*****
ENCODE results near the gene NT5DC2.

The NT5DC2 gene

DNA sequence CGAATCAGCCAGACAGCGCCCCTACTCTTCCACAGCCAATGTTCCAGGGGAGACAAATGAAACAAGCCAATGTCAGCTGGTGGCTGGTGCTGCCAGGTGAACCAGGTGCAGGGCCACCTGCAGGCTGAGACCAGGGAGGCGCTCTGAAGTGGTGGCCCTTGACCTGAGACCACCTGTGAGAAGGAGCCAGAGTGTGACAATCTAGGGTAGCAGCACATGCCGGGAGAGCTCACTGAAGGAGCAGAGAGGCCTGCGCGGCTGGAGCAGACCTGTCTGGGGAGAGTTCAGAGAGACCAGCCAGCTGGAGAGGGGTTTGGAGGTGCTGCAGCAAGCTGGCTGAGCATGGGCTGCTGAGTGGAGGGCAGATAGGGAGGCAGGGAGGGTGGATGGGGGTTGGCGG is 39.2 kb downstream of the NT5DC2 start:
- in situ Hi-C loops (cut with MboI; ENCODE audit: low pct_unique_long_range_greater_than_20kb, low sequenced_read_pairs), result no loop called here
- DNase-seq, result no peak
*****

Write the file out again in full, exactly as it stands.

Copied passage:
ENCODE results near the gene NT5DC2.

The NT5DC2 gene

DNA sequence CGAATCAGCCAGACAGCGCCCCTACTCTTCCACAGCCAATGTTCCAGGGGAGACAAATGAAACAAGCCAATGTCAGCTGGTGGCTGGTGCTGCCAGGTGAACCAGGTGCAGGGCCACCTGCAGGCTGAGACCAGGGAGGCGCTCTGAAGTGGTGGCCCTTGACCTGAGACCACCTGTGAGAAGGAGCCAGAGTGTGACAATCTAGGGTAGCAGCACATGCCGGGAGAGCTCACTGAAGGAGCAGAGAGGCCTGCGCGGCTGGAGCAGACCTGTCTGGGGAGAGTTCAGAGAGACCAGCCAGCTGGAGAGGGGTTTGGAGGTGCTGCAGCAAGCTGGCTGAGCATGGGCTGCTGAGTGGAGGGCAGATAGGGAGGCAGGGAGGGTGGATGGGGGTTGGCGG is 39.2 kb downstream of the NT5DC2 start:
- in situ Hi-C loops (cut with MboI; ENCODE audit: low pct_unique_long_range_greater_than_20kb, low sequenced_read_pairs), result no loop called here
- DNase-seq, result no peak